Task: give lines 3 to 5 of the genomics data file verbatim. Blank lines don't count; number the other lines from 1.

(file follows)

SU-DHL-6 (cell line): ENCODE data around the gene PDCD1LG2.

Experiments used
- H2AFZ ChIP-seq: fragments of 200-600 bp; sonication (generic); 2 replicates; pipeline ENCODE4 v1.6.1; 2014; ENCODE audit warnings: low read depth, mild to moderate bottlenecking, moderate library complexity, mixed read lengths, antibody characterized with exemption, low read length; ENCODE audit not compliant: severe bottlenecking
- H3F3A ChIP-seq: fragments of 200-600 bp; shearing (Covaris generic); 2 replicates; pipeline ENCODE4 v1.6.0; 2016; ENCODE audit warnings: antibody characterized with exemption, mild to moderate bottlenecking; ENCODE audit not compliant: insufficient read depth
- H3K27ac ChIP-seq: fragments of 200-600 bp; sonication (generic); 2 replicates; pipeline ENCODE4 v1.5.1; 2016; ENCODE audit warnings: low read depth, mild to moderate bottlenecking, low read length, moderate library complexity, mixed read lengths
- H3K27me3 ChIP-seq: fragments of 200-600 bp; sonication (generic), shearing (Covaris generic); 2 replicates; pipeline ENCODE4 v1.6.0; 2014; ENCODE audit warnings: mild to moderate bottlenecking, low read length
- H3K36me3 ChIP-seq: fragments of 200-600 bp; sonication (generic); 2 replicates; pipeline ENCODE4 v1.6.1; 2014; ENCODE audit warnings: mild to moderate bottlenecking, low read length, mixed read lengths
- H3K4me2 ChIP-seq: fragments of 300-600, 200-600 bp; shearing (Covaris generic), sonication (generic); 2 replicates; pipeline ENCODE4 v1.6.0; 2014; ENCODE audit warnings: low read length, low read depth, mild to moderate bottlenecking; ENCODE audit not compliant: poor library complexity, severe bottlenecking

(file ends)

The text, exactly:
- H2AFZ ChIP-seq: fragments of 200-600 bp; sonication (generic); 2 replicates; pipeline ENCODE4 v1.6.1; 2014; ENCODE audit warnings: low read depth, mild to moderate bottlenecking, moderate library complexity, mixed read lengths, antibody characterized with exemption, low read length; ENCODE audit not compliant: severe bottlenecking
- H3F3A ChIP-seq: fragments of 200-600 bp; shearing (Covaris generic); 2 replicates; pipeline ENCODE4 v1.6.0; 2016; ENCODE audit warnings: antibody characterized with exemption, mild to moderate bottlenecking; ENCODE audit not compliant: insufficient read depth
- H3K27ac ChIP-seq: fragments of 200-600 bp; sonication (generic); 2 replicates; pipeline ENCODE4 v1.5.1; 2016; ENCODE audit warnings: low read depth, mild to moderate bottlenecking, low read length, moderate library complexity, mixed read lengths